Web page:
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-   -   Canon 400D or Powershot A720 for DoF (

hansel2000 Dec 27, 2007 3:45 AM

Currently I have a Canon SD750, a friend of mine has bought a EOS 400D and I´ve been really impressed by his pictures with depth of field.
I prefer the smaller Powershot A720 or A650, but how much better depth of field pictures will I get with the 400D due to its larger sensor?

TCav Dec 27, 2007 6:19 AM

hansel2000 wrote:

... how much better depth of field pictures will I get with the 400D due to its larger sensor?
A lot.

You can read explanations like that on

and try DoF calculators like that on

but I think the best way to see it is

hansel2000 Dec 28, 2007 1:13 AM

Thank you so much for the links, I learnt alot!

It looks like it will be a 400D for me.

TCav Dec 28, 2007 4:48 AM

hansel2000 wrote:

... It looks like it will be a 400D for me.

What you've learned aboutis one difference between dSLRs and P&S digicams. That is not necessarily a good reason to buy a particular dSLR. There are lots (well, maybe not 'lots') if dSLRs out there, and while the Canon 400D is an excellent example of the genre, there may be others that might suit your needs better, including dSLRs that offer even greater control over the depth of field by virtue of their having larger image sensors.

To be sure, venturing into the world of dSLRs can be intimidating, and having a friend along that you can rely on for support, is an invalueable resource.

But depending on what kinds of photography (yes, there are 'kinds' of photography, plural) you want to persue, there might be other dSLRs that are better for what you want to do.

What kinds of photography do you want to try? What would you like to take photographs of?

peripatetic Dec 28, 2007 5:51 AM

TCav is correct.

The basic point to remember is that the bigger the film or sensor size, the greater control you have over DOF.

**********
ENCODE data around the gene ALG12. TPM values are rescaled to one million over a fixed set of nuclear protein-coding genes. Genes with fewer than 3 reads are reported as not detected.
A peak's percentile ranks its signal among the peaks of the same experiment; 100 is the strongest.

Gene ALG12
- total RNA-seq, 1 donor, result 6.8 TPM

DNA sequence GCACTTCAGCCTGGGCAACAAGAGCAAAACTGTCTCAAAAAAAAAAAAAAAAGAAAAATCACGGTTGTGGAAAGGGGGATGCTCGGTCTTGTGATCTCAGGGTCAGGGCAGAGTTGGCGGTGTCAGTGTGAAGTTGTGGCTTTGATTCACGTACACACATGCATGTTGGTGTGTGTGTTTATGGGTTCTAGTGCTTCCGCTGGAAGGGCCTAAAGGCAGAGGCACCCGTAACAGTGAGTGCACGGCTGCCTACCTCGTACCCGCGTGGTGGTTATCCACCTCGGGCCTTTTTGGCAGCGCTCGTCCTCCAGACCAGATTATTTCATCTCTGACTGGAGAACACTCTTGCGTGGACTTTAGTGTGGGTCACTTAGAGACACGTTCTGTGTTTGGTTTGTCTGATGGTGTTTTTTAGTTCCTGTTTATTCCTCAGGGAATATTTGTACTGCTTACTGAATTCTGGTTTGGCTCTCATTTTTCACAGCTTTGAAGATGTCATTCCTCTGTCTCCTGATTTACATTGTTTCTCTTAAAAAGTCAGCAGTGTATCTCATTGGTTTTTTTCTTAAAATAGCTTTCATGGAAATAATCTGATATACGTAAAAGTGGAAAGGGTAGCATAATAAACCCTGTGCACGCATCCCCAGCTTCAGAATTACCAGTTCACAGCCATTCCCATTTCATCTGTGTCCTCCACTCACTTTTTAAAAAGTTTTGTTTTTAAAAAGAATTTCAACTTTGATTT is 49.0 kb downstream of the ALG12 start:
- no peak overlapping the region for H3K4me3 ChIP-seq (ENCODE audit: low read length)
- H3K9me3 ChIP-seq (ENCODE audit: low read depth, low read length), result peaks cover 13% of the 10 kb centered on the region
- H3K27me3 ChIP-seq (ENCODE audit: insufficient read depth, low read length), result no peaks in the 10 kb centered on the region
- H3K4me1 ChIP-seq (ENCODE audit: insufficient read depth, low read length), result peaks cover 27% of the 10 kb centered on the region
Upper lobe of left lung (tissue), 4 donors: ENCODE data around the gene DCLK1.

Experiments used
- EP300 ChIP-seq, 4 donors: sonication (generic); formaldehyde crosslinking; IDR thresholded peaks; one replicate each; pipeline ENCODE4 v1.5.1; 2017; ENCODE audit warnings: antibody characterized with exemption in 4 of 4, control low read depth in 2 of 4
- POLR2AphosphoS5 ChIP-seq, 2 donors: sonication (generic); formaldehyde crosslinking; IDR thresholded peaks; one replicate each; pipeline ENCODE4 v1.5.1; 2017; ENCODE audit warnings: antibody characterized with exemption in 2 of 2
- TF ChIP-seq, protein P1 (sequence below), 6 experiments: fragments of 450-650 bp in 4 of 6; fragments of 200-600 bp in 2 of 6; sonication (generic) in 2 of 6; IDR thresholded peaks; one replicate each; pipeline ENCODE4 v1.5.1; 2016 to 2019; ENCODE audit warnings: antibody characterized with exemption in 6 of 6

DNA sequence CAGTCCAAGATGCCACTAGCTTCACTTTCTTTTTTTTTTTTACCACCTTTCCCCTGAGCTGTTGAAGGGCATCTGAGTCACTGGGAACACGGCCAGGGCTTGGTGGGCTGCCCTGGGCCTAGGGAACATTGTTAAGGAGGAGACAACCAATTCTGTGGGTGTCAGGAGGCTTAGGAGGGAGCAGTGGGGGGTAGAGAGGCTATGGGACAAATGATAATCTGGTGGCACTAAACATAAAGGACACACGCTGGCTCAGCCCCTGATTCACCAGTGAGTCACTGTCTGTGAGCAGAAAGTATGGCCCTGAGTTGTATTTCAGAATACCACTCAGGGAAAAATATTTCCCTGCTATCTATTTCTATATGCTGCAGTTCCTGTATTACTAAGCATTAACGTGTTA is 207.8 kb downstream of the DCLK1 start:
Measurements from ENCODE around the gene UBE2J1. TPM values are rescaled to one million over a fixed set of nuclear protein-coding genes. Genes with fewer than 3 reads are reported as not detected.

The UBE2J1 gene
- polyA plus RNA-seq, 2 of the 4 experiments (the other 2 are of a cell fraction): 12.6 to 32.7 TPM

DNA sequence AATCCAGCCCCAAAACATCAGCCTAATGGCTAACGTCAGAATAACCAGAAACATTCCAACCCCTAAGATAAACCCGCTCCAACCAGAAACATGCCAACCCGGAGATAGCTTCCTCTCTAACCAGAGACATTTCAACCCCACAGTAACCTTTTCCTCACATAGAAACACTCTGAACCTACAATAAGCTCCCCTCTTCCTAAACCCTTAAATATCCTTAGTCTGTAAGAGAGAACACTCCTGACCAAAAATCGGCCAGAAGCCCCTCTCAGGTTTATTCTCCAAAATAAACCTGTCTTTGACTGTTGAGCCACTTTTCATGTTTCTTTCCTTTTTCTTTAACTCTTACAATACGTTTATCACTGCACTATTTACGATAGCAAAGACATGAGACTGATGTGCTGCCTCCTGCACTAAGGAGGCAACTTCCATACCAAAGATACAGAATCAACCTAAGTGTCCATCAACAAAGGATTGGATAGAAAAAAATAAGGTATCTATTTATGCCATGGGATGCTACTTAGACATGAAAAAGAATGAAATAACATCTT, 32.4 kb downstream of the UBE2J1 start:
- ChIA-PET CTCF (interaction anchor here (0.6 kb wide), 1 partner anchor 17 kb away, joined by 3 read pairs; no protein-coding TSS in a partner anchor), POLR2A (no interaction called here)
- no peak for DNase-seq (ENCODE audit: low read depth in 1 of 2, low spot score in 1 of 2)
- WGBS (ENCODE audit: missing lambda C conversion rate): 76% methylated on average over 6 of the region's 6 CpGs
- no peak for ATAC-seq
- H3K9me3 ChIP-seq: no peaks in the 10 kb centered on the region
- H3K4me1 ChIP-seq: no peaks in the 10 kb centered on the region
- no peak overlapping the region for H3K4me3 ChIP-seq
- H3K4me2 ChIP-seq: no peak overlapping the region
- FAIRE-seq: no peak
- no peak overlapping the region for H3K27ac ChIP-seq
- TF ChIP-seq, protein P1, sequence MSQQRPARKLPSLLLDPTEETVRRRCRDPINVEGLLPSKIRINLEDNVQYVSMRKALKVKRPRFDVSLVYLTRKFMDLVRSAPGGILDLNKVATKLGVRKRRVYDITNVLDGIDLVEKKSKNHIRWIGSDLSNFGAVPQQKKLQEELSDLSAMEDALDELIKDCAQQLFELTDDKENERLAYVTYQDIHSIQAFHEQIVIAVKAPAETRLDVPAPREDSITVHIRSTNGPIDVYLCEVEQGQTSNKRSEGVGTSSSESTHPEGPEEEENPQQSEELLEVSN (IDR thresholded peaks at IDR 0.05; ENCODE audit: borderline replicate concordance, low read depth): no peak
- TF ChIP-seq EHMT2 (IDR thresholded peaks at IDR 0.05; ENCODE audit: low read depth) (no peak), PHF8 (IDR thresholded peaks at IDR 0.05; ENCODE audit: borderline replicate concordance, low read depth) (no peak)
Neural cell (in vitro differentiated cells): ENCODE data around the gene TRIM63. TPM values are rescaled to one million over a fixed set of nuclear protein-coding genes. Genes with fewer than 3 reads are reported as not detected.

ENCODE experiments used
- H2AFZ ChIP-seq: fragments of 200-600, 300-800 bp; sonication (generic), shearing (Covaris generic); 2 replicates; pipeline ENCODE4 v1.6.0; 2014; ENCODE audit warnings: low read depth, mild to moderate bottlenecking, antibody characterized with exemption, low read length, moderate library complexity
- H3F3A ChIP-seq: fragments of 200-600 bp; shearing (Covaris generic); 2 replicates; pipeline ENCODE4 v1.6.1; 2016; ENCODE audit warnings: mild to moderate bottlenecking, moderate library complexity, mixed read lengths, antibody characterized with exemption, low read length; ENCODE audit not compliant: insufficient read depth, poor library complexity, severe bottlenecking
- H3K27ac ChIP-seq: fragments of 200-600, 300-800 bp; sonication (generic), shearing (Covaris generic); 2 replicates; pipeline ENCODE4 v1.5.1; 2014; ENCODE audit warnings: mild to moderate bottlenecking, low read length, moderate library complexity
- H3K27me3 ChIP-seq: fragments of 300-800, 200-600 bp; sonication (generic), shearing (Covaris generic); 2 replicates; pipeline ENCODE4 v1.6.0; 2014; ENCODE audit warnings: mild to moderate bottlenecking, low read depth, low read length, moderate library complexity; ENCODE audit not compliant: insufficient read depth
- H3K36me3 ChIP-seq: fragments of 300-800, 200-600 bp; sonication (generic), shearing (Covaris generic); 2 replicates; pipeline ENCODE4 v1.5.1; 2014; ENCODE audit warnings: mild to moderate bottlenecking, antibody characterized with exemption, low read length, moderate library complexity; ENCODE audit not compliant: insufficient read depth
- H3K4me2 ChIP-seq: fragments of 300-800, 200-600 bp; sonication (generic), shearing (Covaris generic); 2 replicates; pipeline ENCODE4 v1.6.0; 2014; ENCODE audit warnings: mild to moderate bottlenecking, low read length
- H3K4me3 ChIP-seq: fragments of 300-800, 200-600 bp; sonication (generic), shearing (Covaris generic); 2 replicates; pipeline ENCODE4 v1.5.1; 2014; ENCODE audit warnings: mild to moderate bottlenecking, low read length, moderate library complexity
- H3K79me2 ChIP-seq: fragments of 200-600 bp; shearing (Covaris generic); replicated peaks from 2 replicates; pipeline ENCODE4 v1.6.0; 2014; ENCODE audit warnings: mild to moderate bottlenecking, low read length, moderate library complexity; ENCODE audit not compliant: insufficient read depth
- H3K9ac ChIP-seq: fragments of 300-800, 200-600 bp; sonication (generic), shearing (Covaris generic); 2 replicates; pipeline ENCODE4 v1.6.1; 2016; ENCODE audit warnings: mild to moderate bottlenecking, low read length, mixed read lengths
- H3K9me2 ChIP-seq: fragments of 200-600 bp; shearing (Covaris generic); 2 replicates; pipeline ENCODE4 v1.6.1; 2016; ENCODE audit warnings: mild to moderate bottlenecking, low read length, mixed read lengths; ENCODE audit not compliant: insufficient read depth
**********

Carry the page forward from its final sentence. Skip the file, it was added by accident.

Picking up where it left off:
So bigger sensors are better for this control, so from small to big (digital) you have...

1. P&S
2. 4/3 system 2.0 crop(Olympus, Panasonic, Leica)
3. Sigma SD cameras 1.75 crop.
4. Canon 1.6 crop (XT/XTI)
5. Sony sensors 1.5 crop (Nikon DX cameras, Sony A100 & A700, Pentax, Samsung, Epson RD1, etc.)
6. 1.3 crop sensors (Canon 1D series, Leica M8 )
7. 35mm FullFrame i.e. 24x36mm (Canon 5D, Canon 1Ds series, Nikon FX cameras)
8. Medium Format Digital sensors - bigger than 24x36mm - up to around 36x48mm.

As the article points out, there is no downside to having the larger sensor except for cost.

There are a couple of sweetspots in terms of price/performance if you want shallow DOF.

Wide aperture f1.4 - f2 prime lenses (new and used) are available for many of the cameras in categories 4&5. You can get something like the Sony A100 + Sigma 30mm f1.4 for around $1000.

But the real sweet spot if you can afford it is the Canon 5D, which is currently available for about half its launch price of 2 years ago. Combine with some of the very wide aperture prime lenses and the results are fantastic. (I have a Canon 5D and 50 f1.2 L lens which I love.) For example the 5D + 50mm f1.4 can be got for around $2500. And Canon also have some excellent and affordable fast primes 35mm f2, 85mm f1.8, 100mm f2. As well as the L primes which cost much more but are some of the best lenses you can buy.

And finally of course you could decide to go all the way to large format film - in which case you can get yourself a 5x4 view camera plus a decent lens, tripod and scanner for a price not far from the Canon 5D + a couple of L prime lenses.

I strongly recommend reading the equivalence article above a number of times; you will find it very difficult to absorb at a single sitting. I find the section on "equivalent lenses" to be particularly interesting. The equivalence of the 85 f1.2 L on a 40D and the 135 f2 L on the 5D for example is not something you would necessarily expect from an "intuitive" understanding of the crop factor.

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